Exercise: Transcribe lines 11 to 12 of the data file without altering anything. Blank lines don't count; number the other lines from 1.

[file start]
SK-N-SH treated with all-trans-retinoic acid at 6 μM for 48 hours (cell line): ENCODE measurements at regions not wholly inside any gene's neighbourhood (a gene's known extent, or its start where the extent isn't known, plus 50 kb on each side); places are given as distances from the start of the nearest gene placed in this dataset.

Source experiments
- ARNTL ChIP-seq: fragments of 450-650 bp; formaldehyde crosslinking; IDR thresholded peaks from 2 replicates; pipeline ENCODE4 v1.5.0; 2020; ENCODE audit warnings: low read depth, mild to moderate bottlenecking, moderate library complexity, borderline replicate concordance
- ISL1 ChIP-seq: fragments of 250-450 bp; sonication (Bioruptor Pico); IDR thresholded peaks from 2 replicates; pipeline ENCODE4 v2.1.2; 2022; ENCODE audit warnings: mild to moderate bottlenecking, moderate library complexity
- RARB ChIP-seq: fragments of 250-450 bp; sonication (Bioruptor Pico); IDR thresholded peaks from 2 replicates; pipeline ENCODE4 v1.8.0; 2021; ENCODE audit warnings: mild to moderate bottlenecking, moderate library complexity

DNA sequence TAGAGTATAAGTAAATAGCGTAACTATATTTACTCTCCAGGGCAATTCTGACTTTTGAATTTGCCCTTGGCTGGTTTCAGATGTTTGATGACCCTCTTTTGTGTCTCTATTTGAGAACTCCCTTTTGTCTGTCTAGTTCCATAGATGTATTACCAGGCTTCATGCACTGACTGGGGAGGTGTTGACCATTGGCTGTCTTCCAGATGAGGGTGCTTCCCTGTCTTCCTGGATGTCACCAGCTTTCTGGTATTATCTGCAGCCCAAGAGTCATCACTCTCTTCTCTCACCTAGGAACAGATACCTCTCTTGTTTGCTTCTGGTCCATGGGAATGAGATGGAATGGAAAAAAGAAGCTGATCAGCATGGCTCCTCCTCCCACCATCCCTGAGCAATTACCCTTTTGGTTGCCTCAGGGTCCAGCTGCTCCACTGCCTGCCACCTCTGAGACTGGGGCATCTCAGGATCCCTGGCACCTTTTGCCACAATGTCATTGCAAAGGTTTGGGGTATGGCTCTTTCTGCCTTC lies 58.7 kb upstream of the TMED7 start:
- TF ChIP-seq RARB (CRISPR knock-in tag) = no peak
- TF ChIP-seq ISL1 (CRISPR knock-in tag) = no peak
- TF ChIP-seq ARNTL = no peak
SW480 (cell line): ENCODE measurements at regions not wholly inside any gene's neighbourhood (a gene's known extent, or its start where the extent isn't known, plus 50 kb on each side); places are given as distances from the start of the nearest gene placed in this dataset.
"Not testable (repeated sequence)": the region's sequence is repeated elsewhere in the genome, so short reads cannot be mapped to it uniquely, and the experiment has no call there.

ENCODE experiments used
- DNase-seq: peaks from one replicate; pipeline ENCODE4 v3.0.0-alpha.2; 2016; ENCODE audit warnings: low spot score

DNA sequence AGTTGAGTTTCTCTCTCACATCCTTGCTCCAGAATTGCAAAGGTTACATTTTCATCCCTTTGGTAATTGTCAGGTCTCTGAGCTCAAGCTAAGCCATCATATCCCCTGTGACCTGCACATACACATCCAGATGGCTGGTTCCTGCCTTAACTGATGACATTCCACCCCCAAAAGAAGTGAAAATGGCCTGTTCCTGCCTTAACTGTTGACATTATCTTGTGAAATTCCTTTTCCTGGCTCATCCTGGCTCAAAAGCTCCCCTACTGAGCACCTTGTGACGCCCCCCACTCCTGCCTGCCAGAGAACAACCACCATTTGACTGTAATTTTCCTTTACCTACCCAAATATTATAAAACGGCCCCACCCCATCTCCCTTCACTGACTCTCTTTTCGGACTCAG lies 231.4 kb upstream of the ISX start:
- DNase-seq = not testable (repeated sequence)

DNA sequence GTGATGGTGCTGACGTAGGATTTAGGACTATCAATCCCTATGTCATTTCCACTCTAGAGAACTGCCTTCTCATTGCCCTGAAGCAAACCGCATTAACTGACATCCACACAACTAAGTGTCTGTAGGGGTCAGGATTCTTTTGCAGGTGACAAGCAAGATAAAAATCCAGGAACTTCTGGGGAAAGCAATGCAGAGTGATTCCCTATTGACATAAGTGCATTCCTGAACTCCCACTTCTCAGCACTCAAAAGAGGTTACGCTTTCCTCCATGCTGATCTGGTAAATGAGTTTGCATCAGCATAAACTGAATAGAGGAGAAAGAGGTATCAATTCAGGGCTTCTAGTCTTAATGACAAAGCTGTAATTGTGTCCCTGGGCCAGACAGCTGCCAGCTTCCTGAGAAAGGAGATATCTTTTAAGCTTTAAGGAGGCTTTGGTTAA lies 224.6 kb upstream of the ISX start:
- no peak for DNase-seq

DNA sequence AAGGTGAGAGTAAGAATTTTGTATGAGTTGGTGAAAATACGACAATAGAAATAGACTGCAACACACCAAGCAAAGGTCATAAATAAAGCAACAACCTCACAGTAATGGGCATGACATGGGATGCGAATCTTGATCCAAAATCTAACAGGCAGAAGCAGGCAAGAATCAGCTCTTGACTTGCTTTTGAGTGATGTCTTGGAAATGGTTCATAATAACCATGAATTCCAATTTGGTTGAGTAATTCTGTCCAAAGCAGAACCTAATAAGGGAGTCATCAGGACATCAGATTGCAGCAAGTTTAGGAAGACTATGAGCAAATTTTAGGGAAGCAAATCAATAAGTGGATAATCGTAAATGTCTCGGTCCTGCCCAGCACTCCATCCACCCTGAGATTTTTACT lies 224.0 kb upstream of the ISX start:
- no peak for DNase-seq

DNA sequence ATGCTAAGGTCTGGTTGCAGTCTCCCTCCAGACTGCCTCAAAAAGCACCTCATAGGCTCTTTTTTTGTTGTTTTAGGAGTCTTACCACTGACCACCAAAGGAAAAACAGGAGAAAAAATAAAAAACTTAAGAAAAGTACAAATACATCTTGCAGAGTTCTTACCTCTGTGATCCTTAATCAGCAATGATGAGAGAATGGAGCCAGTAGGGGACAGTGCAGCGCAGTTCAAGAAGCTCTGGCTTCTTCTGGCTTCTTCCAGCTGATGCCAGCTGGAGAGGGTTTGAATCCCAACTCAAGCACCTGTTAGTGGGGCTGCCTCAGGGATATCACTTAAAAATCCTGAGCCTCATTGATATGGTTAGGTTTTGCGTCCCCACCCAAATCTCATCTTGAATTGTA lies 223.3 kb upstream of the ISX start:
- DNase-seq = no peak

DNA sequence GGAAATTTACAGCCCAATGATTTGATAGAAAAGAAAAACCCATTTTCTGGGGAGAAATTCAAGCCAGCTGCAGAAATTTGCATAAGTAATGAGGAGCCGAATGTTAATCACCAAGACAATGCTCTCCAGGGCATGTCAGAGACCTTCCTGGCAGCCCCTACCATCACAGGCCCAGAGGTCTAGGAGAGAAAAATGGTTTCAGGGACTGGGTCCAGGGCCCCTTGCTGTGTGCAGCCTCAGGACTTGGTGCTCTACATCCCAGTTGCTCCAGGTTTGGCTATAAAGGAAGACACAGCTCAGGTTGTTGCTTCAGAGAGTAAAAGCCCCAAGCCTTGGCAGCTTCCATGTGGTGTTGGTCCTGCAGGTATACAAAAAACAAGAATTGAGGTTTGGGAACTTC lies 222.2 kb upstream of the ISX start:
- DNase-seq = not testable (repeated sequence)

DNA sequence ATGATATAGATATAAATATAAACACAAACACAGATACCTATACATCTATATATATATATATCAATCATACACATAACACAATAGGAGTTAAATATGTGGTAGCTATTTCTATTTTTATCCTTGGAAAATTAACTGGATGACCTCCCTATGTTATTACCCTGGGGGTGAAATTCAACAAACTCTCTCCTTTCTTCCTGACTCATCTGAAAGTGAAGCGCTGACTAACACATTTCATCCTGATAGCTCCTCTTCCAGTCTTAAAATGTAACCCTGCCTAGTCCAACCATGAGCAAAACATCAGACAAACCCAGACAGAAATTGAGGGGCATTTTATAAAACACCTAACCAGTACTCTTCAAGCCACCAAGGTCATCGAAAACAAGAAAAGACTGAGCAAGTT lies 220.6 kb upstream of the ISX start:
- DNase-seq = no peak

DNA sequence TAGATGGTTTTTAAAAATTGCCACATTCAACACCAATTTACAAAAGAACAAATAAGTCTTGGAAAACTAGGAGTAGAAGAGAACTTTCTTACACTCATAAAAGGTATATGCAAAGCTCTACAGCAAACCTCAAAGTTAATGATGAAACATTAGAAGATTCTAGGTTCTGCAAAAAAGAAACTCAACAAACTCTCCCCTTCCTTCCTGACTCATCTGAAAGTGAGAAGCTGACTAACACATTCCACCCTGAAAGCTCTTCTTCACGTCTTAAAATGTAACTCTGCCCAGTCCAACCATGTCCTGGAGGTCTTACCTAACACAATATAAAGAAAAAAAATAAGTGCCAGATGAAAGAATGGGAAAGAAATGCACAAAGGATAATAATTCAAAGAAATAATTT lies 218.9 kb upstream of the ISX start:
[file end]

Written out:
"Not testable (repeated sequence)": the region's sequence is repeated elsewhere in the genome, so short reads cannot be mapped to it uniquely, and the experiment has no call there.

ENCODE experiments used